The Ontario Human Rights Commission (OHRC) has prepared this policy statement to raise awareness of people’s rights and legal obligations to prevent and address caste-based discrimination under Ontario’s Human Rights Code (Code).
The Ontario Human Rights Commission (OHRC) has been inspired and encouraged to see communities honour the legacies of Black people and celebrate Black joy. Indeed, experiences, histories, and identities differ among Black communities, but common to their experiences are talent, skill, dignity, and excellence, which reflect Black joy.
Igi gaa-anokiiwaad imaa Ontario Awiyag Gaa-inendaagoziwaad Ji-Dagwiiwaad Izhichigewining aapiji maanendamoog owe e-gii-mikigaadegin okanan 171 anishinaabensag e-gii-ningo’indwaa imaa, anishinaabewakiing Wazhashkonigamiing gete-gikino’amaadiiwigamigong imaa Kenora, Ontario.
The Ontario Human Rights Commission is deeply saddened by the news about the discovery of 171 plausible burials found in the traditional lands of Wauzhushk Onigum Nation, at the former St. Mary’s Indian Residential School in Kenora, Ontario.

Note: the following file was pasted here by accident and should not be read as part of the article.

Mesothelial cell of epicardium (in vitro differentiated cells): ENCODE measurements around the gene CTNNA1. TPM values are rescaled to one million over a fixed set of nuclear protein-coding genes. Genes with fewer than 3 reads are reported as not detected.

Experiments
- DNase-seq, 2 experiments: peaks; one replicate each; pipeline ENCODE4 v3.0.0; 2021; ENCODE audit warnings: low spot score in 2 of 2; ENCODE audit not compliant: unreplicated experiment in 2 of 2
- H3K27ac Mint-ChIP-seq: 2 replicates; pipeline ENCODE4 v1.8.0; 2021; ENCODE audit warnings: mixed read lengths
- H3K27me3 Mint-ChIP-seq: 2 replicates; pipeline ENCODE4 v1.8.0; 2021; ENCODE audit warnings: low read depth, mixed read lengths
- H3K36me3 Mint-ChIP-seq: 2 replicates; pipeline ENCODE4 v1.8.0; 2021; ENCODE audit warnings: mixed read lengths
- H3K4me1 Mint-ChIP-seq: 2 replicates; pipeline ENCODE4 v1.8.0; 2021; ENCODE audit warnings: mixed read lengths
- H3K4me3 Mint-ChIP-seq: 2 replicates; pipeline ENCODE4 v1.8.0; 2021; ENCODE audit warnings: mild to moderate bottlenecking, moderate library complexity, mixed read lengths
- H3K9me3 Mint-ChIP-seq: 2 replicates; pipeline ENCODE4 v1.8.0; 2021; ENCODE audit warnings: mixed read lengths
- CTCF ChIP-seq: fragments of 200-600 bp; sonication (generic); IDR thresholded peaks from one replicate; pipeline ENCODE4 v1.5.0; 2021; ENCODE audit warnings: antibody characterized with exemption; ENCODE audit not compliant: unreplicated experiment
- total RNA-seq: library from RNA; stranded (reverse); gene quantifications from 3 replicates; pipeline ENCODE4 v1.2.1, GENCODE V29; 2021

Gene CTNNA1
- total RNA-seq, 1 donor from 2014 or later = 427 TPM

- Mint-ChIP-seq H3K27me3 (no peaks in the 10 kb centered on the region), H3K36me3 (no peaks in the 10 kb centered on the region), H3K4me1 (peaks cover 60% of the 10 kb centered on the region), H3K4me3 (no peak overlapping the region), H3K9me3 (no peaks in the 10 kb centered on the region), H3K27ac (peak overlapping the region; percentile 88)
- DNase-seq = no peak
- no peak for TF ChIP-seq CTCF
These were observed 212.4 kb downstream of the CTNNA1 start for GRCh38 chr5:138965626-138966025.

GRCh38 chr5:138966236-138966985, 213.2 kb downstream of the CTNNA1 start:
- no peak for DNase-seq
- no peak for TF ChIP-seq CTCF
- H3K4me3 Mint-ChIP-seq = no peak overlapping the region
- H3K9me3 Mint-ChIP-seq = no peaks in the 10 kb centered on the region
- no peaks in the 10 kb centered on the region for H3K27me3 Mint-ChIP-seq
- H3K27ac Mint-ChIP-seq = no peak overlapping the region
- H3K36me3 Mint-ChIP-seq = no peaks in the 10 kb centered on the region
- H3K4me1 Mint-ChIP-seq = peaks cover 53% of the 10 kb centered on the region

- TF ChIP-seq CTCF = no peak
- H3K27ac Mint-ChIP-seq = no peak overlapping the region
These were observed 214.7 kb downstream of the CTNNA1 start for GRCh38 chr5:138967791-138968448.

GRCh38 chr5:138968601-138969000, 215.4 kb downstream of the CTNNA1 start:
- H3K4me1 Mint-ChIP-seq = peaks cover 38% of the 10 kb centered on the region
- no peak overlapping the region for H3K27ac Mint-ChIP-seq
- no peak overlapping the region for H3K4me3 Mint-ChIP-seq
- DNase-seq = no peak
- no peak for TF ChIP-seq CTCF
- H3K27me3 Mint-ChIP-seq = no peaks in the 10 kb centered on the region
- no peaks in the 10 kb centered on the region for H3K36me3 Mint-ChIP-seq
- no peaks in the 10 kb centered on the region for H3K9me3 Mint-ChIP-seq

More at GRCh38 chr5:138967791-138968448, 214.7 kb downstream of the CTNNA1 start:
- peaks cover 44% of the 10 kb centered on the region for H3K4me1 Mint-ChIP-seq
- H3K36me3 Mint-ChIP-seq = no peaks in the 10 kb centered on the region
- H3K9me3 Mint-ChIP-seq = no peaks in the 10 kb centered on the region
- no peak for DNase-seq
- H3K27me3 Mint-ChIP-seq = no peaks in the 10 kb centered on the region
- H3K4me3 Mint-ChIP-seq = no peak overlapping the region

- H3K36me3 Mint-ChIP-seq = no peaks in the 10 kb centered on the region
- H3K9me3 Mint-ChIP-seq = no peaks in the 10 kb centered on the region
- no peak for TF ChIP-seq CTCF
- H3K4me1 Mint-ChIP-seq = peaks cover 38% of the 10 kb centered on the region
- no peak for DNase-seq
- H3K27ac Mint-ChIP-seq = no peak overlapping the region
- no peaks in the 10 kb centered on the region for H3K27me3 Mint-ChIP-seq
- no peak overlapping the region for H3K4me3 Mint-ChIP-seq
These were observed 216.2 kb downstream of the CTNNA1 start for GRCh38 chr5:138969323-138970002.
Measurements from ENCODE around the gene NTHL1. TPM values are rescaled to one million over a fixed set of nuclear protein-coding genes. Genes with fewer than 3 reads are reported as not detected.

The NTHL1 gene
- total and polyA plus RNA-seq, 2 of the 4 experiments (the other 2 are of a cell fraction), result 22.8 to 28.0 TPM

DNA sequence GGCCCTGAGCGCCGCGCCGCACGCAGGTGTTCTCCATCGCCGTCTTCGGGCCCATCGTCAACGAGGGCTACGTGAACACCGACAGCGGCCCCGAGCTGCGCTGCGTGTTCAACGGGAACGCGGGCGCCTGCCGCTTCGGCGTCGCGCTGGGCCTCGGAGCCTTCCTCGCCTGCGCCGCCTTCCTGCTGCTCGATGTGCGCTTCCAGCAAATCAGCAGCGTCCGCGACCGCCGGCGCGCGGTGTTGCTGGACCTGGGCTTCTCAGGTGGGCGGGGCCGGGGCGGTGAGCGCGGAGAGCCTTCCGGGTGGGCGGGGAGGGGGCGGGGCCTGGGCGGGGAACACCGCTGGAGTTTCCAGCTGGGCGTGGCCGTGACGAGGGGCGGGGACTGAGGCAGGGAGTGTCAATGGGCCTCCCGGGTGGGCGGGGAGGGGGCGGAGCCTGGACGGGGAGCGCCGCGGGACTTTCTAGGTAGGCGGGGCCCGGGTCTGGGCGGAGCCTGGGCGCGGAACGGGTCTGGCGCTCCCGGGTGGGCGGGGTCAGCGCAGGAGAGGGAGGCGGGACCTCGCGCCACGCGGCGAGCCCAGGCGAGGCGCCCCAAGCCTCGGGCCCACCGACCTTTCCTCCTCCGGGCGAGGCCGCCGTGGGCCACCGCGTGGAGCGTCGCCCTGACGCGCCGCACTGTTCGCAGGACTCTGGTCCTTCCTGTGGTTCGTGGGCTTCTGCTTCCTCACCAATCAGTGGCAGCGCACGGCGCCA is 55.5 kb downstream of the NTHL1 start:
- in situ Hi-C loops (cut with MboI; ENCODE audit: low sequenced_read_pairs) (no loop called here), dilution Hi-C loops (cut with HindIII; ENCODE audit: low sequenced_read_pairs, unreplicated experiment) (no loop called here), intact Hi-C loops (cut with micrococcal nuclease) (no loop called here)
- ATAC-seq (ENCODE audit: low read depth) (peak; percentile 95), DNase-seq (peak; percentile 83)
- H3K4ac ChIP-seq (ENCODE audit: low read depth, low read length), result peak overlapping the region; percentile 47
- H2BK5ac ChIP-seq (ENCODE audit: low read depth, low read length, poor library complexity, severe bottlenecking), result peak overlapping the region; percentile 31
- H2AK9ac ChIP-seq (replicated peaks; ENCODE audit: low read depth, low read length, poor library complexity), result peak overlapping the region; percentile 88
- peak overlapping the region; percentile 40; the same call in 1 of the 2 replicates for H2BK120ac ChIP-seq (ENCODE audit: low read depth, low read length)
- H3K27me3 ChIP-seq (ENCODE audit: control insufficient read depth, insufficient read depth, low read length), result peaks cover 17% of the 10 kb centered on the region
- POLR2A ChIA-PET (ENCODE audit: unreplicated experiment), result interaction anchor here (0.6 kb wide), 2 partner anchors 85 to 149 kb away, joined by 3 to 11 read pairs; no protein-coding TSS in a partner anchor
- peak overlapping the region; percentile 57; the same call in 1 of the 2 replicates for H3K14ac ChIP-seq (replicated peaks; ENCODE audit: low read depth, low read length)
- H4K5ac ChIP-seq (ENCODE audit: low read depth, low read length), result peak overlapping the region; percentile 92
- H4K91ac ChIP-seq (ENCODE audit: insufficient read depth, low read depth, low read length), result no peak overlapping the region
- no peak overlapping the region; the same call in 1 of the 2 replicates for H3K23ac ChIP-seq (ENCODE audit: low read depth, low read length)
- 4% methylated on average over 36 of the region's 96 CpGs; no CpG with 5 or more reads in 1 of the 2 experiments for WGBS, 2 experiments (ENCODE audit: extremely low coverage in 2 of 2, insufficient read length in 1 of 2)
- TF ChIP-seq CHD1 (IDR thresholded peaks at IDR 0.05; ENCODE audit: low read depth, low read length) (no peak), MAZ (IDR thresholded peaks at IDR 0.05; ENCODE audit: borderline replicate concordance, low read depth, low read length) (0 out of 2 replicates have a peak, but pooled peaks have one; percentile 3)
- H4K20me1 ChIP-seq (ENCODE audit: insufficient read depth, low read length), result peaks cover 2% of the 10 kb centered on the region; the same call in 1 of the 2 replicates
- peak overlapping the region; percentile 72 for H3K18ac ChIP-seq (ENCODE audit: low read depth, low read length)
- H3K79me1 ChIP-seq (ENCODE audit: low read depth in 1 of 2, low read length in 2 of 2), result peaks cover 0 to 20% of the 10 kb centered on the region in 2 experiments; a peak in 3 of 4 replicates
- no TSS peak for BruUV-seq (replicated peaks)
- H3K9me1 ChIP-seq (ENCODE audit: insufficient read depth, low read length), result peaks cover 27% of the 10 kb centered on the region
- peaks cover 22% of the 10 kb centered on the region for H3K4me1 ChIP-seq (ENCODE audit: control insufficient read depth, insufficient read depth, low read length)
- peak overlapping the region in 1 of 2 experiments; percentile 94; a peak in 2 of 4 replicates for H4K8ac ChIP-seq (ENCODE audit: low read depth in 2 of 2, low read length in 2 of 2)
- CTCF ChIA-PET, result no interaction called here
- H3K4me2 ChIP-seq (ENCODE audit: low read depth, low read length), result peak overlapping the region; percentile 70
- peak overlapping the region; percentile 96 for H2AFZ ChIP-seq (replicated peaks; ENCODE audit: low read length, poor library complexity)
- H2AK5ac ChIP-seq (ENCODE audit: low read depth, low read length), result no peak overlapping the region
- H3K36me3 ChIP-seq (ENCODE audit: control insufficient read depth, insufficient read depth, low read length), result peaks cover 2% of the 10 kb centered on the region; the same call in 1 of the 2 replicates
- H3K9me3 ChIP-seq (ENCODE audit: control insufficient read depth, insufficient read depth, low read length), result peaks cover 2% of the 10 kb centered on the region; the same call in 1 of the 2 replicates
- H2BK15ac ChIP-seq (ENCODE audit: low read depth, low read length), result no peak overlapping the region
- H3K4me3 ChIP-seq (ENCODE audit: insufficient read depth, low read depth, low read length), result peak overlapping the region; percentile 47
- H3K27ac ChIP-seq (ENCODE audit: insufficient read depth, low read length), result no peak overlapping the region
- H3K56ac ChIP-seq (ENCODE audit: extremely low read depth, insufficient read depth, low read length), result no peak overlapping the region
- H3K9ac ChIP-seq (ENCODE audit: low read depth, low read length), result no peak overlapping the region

The Ontario Human Rights Commission (OHRC) recognizes the struggles stemming from systemic anti-Black racism in education, which impedes and stifles progress for many Black communities across Ontario for generations.
The Ontario Human Rights Commission is developing a new policy statement on the discriminatory display of names, words and images, and wants to hear from the public about this quickly-evolving issue.
September 23, 2021
The OHRC is proposing the following content for inclusion in a policy statement on the discriminatory display of names, words and images:
The purpose of the policy statement on the discriminatory display of names, words and images is to:
On July 8, 2021, the OHRC wrote a second letter to 23 municipalities about the harmful impact of Indigenous-themed sports logos in city facilities.
The OHRC is concerned about accounts from members of Ontario’s South Asian communities of hate and stigmatization in reaction to the ongoing COVID-19 humanitarian crisis in India.
Today, OHRC Chief Commissioner Ena Chadha released a statement on how Canada is facing two pandemics – COVID-19 and the pandemic of brazen hate, extremism and brutality.
With the rise of toxic rhetoric during the early days of COVID-19, the Ontario Human Rights Commission (OHRC) publicly condemned the intensifying xenophobia and scaremongering. Yet, 10 months later, Canada continues to face a pandemic of brazen hate, extremism and brutality.